Making the Teapot Dome scandal relevant again!
President Trump can learn from Harding’s disaster
As Donald Trump is looking to roll back environmental regulations, lease more public lands, and re-organize government to follow business practices, he would be wise to remember the Teapot Dome scandal of 95 years ago, the biggest presidential scandal until Watergate.
On April 7, 1922, President Warren G. Harding’s secretary of interior, Albert Fall, leased the oil reserves at Teapot Dome in Wyoming to Harry Sinclair’s Mammoth Oil Company. Several weeks later, Fall leased more reserves at Elks Hill in California to Edward Doheny of the Pan American Petroleum and Transport Company. The deals were done in secret, and Fall was later convicted of taking a $100,000 bribe—the only cabinet officer ever to be found guilty of a crime. The scandal trashed Harding’s reputation.
The Teapot Dome story is not just about profits and corruption, however. It’s about geopolitics, anti-Progressive ideas, and Washington party politics.
When Harding was elected, one of his primary goals was to reorganize government as part of the “return to normalcy” in the wake of an enlarged bureaucracy at the end of the Great War. For Secretary Fall, this meant moving the US Navy’s oil reserves to the interior department. On May 31, 1921, Harding signed Executive Order 3474, which Fall wrote.
The conservationists were upset, but the Harding administration was more concerned with changing geopolitics and threats to national security. By 1920, the United States exported 80 percent of the world’s oil, and the US Navy had converted its ships’ engines from coal to oil. The rise of the automobile also increased oil demand. Experts believed that the oil reserves would be depleted in 10-20 years, and the public thought the country was losing out on oil deals in Latin America, the Middle East, and the Dutch East Indies.
Secretary Fall differed significantly from President Theodore Roosevelt (1901-1909), a Republican and one of our nation’s most famous conservationists. Fall would feel more at home in today’s Republican Party as he saw regulations as an impediment to jobs and development. He was a product of the western frontier of New Mexico, made his money as a lawyer representing timber, mining, and oil companies, and hated bureaucrats.
Although the Teapot Dome and Elks Hill leases were done in secret, newspapers quickly broke the news, and Senator Robert M. La Follette (R-WI) began to investigate. In response, Harding wrote a letter to the Senate saying he approved of the lease policy. Now the president was directly linked to the developing scandal.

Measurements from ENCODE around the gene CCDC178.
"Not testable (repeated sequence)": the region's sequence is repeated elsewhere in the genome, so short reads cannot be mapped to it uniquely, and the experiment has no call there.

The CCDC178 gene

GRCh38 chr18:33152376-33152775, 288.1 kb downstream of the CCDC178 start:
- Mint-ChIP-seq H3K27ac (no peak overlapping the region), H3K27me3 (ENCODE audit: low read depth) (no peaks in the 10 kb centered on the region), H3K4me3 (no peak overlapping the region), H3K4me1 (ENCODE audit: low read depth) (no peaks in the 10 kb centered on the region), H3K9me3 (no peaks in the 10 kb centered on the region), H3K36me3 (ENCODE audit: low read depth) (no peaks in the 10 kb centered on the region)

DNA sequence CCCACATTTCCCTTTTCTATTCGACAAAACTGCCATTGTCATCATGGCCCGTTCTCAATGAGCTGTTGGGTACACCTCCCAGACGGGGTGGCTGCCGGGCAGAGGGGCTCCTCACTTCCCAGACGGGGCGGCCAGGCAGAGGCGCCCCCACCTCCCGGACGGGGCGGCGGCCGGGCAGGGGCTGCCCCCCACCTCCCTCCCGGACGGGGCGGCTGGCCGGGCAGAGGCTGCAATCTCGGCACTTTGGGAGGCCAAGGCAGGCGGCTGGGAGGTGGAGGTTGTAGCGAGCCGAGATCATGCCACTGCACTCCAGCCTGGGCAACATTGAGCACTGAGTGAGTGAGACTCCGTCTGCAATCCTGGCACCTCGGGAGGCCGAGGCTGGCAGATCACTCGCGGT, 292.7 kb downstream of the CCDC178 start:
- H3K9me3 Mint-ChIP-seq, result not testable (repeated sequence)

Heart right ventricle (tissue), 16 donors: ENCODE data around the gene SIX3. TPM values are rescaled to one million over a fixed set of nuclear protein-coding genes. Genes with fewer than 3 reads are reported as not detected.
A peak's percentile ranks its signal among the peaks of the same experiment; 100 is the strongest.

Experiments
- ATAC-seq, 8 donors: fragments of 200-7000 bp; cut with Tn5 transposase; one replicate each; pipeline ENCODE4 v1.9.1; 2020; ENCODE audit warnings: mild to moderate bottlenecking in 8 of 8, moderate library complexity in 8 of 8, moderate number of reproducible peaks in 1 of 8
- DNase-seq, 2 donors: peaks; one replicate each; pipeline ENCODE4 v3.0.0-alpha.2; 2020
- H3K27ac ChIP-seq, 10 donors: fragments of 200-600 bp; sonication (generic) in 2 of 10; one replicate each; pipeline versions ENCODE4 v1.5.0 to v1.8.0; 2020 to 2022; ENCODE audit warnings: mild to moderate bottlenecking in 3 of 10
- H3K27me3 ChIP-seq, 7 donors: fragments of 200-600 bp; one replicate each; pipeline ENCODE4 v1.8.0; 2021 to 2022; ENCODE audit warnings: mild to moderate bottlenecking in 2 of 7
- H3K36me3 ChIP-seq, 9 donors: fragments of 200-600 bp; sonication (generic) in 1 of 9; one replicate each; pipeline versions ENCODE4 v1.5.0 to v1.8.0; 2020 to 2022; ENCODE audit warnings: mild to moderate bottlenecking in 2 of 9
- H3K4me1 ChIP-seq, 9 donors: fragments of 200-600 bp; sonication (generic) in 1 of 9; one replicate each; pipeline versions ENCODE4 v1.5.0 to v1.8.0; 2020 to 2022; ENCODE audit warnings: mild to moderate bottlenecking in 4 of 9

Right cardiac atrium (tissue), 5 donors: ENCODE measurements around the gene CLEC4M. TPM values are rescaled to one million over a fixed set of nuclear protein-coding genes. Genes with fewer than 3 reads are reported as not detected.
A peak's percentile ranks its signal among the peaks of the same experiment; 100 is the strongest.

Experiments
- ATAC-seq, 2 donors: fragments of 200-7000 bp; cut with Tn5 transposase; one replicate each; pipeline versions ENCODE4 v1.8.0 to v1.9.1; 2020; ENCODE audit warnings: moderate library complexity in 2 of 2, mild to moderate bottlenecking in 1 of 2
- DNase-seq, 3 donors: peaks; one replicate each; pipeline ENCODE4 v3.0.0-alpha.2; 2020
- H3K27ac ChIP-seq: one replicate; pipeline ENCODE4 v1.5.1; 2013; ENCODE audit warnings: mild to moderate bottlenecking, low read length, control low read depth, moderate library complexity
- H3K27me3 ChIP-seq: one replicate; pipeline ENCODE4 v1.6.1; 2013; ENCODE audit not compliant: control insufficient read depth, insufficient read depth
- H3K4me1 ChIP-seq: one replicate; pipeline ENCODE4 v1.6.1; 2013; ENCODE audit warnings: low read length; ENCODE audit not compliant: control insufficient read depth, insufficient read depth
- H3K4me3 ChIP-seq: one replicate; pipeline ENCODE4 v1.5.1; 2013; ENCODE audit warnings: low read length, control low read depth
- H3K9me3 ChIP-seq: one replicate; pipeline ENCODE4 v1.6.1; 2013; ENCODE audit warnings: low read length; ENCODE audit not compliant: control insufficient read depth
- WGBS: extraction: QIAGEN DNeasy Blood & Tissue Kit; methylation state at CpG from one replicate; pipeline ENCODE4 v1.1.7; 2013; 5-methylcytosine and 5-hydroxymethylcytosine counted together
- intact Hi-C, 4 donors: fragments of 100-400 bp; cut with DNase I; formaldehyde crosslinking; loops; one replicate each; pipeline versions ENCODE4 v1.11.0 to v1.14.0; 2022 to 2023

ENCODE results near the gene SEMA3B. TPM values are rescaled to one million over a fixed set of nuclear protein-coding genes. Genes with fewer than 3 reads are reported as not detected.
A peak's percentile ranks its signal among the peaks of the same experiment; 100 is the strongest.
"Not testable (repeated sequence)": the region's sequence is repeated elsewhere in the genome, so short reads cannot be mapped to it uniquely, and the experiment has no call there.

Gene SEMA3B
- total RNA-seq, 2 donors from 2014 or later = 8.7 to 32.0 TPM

The investigations continued after Fall resigned on March 4, 1923, as another senator, Thomas Walsh (D-MT), began to look into the matter. Walsh found out that Mammoth Oil’s Sinclair had invested in Fall’s New Mexico ranch, and that Fall received $100,000 from Pan American’s Doheny. In January 1924, Doheny testified it was a personal loan, not a bribe, but senators began to wonder if the loan gave him unfair access to the oil reserves.
In his second Senate appearance, Fall pleaded the Fifth Amendment, and he would later be convicted of bribery and sentenced to one year. Doheny and Sinclair, the two oilmen, never were convicted, but their leases were cancelled and they lost millions.
The Teapot Dome lease and the loan were never illegal in and of themselves, but the unsavory nature of the deal left Republicans needing a scapegoat, and the Democrats used the scandal as an effective election issue.
What can President Trump learn from the scandal?
Transparency. When your administration does lease public land or handle private company transactions, be transparent as possible.
Be aware of what your cabinet members/friends are doing. Millionaire money began to blur into personal lines for Fall. Also, Harding supported Fall’s efforts, but he was not strategic enough to see the backlash. Public outcry grew worse when it was revealed that Doheny liked to hire many former cabinet officers like Elihu Root, William McAdoo, and Fall. Ironically, the downfall came from a Republican Congress.
Image is important. Thanks to the Teapot Dome and other major scandals, Harding’s reputation still ranks near the bottom. Even though the president was not personally involved in any of the scandals, he owned them. Calvin Coolidge was smarter. He distanced himself from the scandal-ridden cabinet officers, and moved ahead of the Senate when he announced an independent prosecutor, sending the whole thing to the courts, all before the Senate could pass its own resolution.
President Trump’s policies do have some similarities to Harding’s: reorganizing government along business practices and uprooting conservation policy. Time will tell how far Trump's reputation will rise or fall.